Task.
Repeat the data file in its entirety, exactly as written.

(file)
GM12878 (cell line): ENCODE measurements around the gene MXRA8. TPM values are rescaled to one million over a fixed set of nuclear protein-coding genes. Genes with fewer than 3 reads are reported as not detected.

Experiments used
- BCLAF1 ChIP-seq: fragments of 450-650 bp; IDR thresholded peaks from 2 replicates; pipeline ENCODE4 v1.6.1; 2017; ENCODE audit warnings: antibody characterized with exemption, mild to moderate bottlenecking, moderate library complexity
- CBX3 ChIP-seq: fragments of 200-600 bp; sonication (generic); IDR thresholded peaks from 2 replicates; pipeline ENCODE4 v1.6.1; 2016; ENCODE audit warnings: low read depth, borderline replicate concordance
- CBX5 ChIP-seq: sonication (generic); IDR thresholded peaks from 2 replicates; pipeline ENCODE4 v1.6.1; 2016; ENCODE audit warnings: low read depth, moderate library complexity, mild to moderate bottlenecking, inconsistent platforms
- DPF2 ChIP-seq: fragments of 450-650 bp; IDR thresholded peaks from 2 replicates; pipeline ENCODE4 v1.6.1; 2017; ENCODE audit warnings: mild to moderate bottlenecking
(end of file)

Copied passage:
GM12878 (cell line): ENCODE measurements around the gene MXRA8. TPM values are rescaled to one million over a fixed set of nuclear protein-coding genes. Genes with fewer than 3 reads are reported as not detected.

Experiments used
- BCLAF1 ChIP-seq: fragments of 450-650 bp; IDR thresholded peaks from 2 replicates; pipeline ENCODE4 v1.6.1; 2017; ENCODE audit warnings: antibody characterized with exemption, mild to moderate bottlenecking, moderate library complexity
- CBX3 ChIP-seq: fragments of 200-600 bp; sonication (generic); IDR thresholded peaks from 2 replicates; pipeline ENCODE4 v1.6.1; 2016; ENCODE audit warnings: low read depth, borderline replicate concordance
- CBX5 ChIP-seq: sonication (generic); IDR thresholded peaks from 2 replicates; pipeline ENCODE4 v1.6.1; 2016; ENCODE audit warnings: low read depth, moderate library complexity, mild to moderate bottlenecking, inconsistent platforms
- DPF2 ChIP-seq: fragments of 450-650 bp; IDR thresholded peaks from 2 replicates; pipeline ENCODE4 v1.6.1; 2017; ENCODE audit warnings: mild to moderate bottlenecking